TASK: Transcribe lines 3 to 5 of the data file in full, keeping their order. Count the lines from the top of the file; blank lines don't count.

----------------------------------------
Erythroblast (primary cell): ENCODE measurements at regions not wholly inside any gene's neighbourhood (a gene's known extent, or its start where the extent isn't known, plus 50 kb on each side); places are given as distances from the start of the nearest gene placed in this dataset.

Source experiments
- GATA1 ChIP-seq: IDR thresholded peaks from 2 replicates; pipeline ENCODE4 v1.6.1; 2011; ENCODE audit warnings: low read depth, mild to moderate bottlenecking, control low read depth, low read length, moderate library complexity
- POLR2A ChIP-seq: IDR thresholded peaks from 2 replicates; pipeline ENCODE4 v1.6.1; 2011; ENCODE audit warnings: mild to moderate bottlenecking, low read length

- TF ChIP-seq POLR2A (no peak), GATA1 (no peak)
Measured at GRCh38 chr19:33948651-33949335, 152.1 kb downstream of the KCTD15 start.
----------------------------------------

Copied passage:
- GATA1 ChIP-seq: IDR thresholded peaks from 2 replicates; pipeline ENCODE4 v1.6.1; 2011; ENCODE audit warnings: low read depth, mild to moderate bottlenecking, control low read depth, low read length, moderate library complexity
- POLR2A ChIP-seq: IDR thresholded peaks from 2 replicates; pipeline ENCODE4 v1.6.1; 2011; ENCODE audit warnings: mild to moderate bottlenecking, low read length

- TF ChIP-seq POLR2A (no peak), GATA1 (no peak)